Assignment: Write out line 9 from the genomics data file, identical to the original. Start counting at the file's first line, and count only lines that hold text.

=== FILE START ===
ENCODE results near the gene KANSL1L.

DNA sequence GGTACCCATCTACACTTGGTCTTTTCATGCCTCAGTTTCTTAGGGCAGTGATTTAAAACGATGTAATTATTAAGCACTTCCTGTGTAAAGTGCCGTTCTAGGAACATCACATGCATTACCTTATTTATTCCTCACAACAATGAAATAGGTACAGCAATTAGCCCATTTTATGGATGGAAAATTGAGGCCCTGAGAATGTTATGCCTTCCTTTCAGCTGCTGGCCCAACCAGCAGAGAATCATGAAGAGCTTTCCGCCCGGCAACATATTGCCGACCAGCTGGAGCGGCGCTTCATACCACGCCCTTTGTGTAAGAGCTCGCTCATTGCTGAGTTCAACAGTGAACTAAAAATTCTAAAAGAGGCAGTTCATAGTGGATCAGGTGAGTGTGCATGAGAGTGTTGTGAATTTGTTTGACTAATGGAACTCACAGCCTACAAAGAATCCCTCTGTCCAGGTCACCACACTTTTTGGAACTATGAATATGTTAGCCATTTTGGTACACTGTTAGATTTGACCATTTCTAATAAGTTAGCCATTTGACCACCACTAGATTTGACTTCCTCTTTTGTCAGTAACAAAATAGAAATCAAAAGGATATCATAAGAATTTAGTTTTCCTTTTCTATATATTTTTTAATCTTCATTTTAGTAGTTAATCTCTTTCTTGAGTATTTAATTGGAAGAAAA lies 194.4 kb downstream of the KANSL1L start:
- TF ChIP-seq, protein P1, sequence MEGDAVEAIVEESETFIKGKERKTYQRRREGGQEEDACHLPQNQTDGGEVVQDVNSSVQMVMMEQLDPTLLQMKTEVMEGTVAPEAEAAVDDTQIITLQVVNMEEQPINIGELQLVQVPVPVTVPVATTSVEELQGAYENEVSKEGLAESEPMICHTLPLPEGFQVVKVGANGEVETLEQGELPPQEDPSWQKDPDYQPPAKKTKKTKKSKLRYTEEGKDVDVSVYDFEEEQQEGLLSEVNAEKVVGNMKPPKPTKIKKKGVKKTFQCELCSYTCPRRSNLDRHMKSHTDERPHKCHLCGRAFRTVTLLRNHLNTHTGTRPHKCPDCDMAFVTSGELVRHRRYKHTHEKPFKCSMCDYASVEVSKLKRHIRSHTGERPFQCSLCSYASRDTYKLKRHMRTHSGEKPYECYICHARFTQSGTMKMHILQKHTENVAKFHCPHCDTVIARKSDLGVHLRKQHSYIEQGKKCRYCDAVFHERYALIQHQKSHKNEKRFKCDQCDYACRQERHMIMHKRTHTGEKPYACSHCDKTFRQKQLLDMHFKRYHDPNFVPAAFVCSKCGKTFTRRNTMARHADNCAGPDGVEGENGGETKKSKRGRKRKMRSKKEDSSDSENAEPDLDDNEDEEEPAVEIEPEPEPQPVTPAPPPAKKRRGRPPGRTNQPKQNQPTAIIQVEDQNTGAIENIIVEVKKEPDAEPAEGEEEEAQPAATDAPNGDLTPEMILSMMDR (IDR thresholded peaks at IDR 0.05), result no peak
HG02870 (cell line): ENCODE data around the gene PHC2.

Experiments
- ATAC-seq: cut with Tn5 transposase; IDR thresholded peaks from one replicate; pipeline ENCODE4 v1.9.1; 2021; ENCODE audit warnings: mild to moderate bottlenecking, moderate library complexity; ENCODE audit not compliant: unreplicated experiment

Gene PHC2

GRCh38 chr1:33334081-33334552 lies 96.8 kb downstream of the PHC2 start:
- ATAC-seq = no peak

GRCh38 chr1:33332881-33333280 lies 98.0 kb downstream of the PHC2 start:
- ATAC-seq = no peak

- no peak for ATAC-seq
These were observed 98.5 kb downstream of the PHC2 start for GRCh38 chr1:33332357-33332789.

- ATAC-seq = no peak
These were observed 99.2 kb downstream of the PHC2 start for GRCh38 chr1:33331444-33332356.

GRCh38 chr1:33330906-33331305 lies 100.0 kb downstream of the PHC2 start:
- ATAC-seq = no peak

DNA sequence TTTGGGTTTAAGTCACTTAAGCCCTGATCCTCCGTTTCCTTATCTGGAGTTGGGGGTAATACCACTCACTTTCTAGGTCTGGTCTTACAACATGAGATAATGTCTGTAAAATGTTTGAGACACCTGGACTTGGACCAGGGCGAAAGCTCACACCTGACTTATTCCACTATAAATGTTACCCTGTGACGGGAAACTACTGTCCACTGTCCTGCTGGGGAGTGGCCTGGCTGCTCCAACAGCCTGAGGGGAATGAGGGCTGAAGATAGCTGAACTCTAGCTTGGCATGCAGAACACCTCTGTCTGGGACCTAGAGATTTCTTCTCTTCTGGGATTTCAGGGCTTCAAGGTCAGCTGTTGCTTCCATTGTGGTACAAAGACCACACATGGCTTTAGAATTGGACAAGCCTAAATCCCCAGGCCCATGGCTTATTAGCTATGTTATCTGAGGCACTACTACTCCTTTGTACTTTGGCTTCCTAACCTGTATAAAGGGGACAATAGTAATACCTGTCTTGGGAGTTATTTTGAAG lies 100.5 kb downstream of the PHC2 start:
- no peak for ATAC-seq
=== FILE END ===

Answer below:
- ATAC-seq = no peak